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Black hair and so much more.

A while ago I had an impromptu conversation in the computer lab with a girl who unapologetically introduced herself in the most African and natural accent she knew how “Tsego” she said was her name. We went on to speak about hair and how she felt that a young woman didn’t need a weave to look or feel pretty because it is a battle one can never win. After the weave, comes the nails, the eye lashes and eyebrows and the next thing a black girl is introducing herself with the whitest accent they have learned to roll R’s with as “Mbarliegh”. She then explained how she has been told how “African” she looks with her natural hair. She also mentioned how there are certain connotations linked to this African look. Artists have been known to embrace the look better because their field is so artistic and extravagant but dare she as a Law scholar appear in the same light, will be judged, undermined and disregarded because apparently she does not look presentable enough for people to take her seriously as if Artists aren’t meant to be taken seriously.

I  thought it was a rather sad truth that people have come to accept that black women cannot wear their hair anyway they want and still be given the same respect and time of day a Westernised African woman would.  The struggles black girls have to go through with their hair are ones which often dig deeper than just appearance. It is about embracing and wearing your hair as a statement of freedom and individuality without conforming to the Western idea of woman but also not receiving a certain kind of honour and worship or criticism should they feel they want to embrace it, as long as they still know exactly who and what they are.

I recently attended a seminar held by the Feminist Stokvel and they sparked the same ideologies which Tsego and I shared about hair and being a proud black woman in a world which is largely operating under Patriarchy. I had never really placed the tag “Feminist” to the ideas I had about the role women had in society and the struggles they go through in their feminine bodies and an even bigger outrage should they be fit and masculine. Perhaps I didn’t have to put a label to it. However, that still does not stop me from seeing and being influenced by the daily hassles of African women and their hair.

I remember a time when I was about 8 years old and I had a big afro that I too sometimes failed to maintain it and as a means to restore order, my mother suggested that I cut it down a bit. When we arrived at the saloon, walking in with my older brother, he simply said that I was there for a hair cut. The barber cut my hair so short that I could only do s-curl. I remember crying the entire ride home because I was sad that I lost my hair but I was also sad because I thought I looked like a boy. However, my mother reassured me that now I didn’t have to worry about being afraid of the comb because the afro was gone and subsequently the pain was gone too. Although I didn’t know if cutting my hair shorter would help, it definitely did plant the seed of natural African hair being a hassle and all in all a problem therefore I did not want it in the future. From there on I started using relaxer in the hopes of getting rid of any curly hair that was growing. It wasn’t after I reached high school and having had a weave for a couple of times that I decided to let my afro grow again and I later on decided to lock my hair. I felt I lacked individuality, I was trying too much to be like the girls in the magazines.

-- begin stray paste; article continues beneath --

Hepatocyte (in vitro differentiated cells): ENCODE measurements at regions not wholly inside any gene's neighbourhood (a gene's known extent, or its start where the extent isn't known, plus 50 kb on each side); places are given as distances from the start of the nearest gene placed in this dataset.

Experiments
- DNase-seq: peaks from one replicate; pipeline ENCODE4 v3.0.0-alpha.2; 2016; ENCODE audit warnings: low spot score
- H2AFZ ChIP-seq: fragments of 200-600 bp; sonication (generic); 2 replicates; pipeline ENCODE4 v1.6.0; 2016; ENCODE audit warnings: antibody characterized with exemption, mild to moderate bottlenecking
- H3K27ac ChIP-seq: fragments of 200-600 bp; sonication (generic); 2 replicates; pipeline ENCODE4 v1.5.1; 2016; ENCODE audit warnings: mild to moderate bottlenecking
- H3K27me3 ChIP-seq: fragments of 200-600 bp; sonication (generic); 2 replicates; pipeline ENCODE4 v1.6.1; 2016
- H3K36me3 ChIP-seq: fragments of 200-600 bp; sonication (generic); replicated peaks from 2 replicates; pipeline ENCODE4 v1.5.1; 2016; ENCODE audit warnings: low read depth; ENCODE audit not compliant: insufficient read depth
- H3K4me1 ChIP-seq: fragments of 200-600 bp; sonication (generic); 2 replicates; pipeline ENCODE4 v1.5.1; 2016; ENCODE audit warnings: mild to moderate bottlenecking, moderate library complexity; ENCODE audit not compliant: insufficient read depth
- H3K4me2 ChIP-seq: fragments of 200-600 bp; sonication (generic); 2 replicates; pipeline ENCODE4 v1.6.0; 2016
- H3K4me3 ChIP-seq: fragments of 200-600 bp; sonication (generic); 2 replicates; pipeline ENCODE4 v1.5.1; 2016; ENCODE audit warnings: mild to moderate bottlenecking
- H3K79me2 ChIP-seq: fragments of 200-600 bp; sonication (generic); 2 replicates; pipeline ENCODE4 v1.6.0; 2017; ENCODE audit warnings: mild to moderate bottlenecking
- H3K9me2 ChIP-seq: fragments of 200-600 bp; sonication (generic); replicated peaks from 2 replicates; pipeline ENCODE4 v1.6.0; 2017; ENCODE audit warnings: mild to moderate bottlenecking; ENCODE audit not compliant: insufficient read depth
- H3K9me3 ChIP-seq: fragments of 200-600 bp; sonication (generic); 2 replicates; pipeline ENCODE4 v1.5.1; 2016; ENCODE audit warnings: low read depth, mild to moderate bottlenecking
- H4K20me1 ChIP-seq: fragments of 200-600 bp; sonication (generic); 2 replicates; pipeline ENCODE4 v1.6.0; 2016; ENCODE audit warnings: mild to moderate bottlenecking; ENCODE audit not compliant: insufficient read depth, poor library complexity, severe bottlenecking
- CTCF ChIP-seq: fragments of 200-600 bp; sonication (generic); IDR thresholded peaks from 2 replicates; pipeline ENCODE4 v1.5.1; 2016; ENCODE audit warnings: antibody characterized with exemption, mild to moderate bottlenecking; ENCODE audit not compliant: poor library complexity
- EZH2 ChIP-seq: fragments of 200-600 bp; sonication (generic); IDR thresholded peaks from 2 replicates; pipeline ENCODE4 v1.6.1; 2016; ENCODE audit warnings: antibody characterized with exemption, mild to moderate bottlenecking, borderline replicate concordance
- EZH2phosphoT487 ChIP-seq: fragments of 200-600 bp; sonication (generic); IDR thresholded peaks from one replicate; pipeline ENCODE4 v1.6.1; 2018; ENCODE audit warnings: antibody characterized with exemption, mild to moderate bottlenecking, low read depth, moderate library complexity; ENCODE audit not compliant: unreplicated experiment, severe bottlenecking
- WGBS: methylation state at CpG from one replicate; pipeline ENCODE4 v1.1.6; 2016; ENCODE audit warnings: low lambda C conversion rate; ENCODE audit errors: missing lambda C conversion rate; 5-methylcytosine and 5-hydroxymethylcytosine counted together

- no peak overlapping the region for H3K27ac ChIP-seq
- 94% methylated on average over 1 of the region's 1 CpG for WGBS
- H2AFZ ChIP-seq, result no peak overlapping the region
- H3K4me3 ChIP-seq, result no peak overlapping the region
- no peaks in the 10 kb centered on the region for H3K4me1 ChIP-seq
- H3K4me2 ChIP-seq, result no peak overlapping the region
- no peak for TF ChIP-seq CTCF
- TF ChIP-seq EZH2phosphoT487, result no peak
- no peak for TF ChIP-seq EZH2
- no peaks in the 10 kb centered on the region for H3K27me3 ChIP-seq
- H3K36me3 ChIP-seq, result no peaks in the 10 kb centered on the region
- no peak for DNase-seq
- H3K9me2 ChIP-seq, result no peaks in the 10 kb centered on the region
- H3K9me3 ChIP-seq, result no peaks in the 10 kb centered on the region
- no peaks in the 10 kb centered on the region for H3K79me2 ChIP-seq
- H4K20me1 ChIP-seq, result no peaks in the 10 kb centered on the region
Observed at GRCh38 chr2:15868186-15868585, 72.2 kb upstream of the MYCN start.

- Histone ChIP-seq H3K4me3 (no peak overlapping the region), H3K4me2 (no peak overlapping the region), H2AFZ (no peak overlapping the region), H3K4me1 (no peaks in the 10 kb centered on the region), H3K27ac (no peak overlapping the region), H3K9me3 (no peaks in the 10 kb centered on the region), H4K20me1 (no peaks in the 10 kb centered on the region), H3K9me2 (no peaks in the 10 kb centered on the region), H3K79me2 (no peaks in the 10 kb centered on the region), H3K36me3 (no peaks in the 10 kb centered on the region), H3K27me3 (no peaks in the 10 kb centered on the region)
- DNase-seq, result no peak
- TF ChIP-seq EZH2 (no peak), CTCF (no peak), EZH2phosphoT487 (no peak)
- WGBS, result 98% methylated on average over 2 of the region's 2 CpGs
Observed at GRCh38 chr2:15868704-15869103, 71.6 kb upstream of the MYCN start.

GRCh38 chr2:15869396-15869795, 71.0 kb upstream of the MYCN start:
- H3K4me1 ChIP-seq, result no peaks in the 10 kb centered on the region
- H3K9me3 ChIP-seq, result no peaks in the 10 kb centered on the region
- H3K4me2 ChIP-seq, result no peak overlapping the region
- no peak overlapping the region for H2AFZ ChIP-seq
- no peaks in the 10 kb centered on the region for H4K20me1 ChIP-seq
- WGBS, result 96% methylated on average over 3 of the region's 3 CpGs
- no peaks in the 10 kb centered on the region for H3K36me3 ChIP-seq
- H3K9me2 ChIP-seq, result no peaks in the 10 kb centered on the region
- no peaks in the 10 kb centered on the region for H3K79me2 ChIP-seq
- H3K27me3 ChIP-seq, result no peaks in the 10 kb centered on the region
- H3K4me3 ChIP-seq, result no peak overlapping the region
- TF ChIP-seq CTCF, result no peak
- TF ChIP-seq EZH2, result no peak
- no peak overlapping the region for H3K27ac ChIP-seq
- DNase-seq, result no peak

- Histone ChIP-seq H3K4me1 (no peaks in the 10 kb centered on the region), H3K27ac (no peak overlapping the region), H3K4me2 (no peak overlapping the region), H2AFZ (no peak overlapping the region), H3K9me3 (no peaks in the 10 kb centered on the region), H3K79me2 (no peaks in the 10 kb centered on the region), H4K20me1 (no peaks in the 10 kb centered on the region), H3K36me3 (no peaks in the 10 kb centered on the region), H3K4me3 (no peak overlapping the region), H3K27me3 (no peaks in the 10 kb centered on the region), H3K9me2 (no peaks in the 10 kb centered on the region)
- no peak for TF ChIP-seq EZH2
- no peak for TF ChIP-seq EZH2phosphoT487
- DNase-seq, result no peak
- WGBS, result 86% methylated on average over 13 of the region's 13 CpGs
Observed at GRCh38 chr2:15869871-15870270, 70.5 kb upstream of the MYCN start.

I realised that there will always be connotations attached to women’s hair whether it is relaxed or locked. I walk down the street now with my dreadlocks dancing on my back and the hairdressers will be asking if I don’t want to put a weave over them. There is this constant urge to Westernise African women no matter how beautiful and presentable they look, it is never enough until you have a weave and all that jazz that comes with the it. It is as though my dreadlocks are too dirty and naturalistic,I need a weave to actually have confidence in myself. A guy will always approach the girl with the Brazilian weave first before he even takes a glance at the girl with locks. And this stigma is the same even in the corporate world. In the Police department, women are not allowed to wear their dreadlocks out because they are said to be untidy.

I don’t know if I want to one day raise my daughter in society that will not allow her to explore every form and shape her hair will take. My brother never apologised for telling the barber that I was there to cut my hair off and I don’t blame him either. To him it is just hair and it will grow back and he’s right because it did. But there is more to it that just hair. In each thread is a tint of confidence that helps us to hold our heads high. My dreadlocks have grown with me. When they were down to my ears, it was my 17th birthday, when they touched the back of my neck, I went to my father’s funeral. I am 19 years old now and I will remember that I went to the saloon for the first time last on the 3rd of September since I got them. Do you see, it really isn’t just hair? And no, I am not exaggerating or being over sensitive about it, my hair is as an important part of me as my hands or my heart is. Every woman has a story to tell about their hair, we have start making women unashamed of what they have under the weave, the wig or the hat.  Your hair is your crown, and in any shape, wear it with pride.

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